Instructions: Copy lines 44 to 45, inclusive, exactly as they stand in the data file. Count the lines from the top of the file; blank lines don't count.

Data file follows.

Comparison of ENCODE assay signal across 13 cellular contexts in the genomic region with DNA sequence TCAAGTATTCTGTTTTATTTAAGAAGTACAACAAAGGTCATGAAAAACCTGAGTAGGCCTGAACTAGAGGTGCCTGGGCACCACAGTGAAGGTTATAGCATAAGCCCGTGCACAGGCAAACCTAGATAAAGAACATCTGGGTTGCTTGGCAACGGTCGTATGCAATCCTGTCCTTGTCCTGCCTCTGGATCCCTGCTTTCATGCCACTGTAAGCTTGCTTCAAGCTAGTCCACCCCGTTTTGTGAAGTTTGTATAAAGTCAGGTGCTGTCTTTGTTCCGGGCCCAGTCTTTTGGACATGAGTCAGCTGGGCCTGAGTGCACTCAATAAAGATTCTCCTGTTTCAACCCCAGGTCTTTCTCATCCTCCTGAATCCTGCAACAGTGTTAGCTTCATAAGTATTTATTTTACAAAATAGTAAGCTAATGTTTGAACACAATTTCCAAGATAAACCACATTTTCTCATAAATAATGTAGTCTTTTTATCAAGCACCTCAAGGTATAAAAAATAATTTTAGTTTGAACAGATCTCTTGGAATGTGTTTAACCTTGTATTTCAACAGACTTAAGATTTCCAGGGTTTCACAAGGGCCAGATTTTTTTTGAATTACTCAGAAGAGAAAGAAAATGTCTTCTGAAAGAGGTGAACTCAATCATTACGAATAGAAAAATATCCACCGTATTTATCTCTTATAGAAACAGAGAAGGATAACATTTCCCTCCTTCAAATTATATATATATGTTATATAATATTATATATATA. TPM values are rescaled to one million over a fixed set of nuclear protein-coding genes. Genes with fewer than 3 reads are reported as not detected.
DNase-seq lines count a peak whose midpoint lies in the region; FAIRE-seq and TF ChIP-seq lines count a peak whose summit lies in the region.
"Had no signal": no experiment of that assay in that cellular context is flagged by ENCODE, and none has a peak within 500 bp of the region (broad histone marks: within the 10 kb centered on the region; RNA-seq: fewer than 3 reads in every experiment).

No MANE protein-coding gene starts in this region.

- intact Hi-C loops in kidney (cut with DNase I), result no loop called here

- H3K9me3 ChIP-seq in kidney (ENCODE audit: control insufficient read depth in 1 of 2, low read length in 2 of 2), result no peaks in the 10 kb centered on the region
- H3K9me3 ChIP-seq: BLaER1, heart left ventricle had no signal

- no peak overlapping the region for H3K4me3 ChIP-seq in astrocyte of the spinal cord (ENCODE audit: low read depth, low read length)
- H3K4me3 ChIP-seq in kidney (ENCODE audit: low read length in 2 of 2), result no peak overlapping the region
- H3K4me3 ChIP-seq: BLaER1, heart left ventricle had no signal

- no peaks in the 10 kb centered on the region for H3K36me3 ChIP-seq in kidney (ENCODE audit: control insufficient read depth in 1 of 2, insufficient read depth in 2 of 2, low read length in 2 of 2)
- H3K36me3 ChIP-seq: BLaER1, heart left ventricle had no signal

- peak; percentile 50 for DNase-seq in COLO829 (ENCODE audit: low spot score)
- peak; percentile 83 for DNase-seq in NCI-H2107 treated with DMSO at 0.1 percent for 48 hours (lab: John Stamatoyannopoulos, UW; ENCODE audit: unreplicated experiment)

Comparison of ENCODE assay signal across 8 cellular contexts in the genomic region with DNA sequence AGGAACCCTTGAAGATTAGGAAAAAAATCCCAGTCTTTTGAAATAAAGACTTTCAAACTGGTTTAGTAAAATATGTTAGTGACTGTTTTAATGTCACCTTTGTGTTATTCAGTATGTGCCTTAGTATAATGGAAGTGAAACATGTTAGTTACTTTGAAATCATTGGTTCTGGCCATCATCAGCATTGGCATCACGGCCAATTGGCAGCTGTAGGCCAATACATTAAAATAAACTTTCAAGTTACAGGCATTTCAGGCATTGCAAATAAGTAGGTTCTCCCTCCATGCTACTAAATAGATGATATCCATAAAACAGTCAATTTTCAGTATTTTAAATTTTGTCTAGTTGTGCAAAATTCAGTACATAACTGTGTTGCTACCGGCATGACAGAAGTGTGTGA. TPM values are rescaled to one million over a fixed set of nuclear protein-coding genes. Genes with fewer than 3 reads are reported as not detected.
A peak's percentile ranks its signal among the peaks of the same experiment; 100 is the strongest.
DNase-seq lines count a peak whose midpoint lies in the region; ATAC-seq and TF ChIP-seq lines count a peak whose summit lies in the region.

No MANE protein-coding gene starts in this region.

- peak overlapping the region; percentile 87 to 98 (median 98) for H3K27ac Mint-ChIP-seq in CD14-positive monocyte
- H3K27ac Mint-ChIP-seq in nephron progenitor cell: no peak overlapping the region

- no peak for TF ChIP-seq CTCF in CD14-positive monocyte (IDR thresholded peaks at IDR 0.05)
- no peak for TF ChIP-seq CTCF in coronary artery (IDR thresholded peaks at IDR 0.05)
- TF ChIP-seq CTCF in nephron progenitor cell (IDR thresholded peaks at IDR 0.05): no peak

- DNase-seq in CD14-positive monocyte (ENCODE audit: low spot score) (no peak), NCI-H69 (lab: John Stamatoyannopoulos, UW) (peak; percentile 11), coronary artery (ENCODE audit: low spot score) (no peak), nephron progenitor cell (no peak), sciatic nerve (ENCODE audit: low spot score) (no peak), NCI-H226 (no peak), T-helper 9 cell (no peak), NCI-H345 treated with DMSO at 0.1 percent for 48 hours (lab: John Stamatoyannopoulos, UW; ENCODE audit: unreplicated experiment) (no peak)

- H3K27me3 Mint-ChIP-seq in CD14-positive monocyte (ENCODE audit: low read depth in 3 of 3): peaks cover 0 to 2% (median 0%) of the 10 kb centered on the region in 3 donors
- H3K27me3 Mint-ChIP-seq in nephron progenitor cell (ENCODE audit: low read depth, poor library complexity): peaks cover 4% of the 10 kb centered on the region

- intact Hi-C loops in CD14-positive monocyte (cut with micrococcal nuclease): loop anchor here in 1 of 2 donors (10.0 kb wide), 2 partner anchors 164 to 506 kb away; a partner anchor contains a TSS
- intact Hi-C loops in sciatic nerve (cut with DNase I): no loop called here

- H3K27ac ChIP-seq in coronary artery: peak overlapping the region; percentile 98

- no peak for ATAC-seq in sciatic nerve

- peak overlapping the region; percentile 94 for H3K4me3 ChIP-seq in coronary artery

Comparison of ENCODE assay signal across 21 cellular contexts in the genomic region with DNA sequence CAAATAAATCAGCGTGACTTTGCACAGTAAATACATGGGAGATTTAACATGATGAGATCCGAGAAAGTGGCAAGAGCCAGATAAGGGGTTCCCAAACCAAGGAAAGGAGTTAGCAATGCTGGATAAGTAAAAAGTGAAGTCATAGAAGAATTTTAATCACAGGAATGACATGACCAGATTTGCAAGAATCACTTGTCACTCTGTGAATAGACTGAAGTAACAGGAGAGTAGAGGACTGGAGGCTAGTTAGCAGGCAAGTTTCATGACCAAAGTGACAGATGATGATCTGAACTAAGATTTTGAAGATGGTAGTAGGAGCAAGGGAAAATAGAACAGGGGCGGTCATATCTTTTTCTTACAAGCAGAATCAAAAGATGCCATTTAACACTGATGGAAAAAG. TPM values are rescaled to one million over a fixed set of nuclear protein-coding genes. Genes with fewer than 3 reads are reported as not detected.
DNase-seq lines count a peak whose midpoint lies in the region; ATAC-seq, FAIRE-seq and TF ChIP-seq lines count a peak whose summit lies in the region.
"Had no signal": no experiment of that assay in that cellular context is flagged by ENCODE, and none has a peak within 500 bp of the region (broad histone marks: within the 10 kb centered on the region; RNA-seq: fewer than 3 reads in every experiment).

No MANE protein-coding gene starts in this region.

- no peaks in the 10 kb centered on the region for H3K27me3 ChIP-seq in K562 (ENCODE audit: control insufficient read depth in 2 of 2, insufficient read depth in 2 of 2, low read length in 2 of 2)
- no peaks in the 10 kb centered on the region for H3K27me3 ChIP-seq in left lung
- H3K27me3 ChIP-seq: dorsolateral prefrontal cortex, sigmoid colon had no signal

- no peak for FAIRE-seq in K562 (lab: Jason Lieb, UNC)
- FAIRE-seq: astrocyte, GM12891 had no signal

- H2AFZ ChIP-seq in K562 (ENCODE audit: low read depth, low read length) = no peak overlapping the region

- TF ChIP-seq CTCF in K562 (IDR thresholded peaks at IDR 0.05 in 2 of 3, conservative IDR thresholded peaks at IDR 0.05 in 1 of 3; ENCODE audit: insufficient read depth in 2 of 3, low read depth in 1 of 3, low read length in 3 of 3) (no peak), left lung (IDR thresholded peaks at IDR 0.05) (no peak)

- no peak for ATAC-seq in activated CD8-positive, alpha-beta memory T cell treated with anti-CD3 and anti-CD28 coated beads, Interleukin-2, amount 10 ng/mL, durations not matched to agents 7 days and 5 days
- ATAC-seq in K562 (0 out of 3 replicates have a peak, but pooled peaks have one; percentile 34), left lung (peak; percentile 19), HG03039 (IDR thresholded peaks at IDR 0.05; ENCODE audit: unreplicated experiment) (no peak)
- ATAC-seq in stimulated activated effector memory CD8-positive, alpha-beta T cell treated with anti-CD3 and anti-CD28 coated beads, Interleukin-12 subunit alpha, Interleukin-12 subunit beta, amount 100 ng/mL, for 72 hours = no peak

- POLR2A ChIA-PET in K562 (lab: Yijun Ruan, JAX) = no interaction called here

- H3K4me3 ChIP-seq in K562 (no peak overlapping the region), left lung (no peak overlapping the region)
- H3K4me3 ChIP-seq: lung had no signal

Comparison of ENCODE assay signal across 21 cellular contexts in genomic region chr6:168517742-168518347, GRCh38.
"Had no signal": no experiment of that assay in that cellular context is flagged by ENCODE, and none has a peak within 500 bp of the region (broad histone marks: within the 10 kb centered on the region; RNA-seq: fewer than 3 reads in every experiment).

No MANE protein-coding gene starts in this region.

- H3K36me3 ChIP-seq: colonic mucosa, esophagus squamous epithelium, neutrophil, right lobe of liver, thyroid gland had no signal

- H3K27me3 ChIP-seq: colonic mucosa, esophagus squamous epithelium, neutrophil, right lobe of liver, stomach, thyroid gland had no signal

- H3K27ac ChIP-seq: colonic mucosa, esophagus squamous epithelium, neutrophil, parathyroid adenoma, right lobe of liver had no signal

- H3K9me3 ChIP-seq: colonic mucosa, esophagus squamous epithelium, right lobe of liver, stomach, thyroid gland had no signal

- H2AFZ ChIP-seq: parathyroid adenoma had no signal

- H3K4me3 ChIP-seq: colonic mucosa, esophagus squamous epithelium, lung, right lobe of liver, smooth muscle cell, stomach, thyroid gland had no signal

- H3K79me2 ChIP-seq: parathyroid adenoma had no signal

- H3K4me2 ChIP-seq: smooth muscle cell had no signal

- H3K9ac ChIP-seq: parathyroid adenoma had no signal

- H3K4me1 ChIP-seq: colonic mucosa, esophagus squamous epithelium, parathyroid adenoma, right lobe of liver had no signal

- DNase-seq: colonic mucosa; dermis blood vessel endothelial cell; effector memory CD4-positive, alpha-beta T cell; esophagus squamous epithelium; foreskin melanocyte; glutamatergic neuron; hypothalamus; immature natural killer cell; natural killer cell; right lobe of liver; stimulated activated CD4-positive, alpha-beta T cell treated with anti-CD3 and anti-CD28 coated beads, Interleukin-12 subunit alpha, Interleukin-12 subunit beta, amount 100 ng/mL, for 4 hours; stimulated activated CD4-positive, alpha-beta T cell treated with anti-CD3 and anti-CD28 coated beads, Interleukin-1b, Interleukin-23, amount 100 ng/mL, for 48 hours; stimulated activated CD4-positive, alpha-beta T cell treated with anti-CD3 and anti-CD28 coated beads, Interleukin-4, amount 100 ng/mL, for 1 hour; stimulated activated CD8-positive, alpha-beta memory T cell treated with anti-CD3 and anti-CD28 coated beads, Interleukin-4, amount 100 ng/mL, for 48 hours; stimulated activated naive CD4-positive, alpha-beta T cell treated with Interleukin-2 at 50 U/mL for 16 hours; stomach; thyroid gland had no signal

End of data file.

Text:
- ATAC-seq in K562 (0 out of 3 replicates have a peak, but pooled peaks have one; percentile 34), left lung (peak; percentile 19), HG03039 (IDR thresholded peaks at IDR 0.05; ENCODE audit: unreplicated experiment) (no peak)
- ATAC-seq in stimulated activated effector memory CD8-positive, alpha-beta T cell treated with anti-CD3 and anti-CD28 coated beads, Interleukin-12 subunit alpha, Interleukin-12 subunit beta, amount 100 ng/mL, for 72 hours = no peak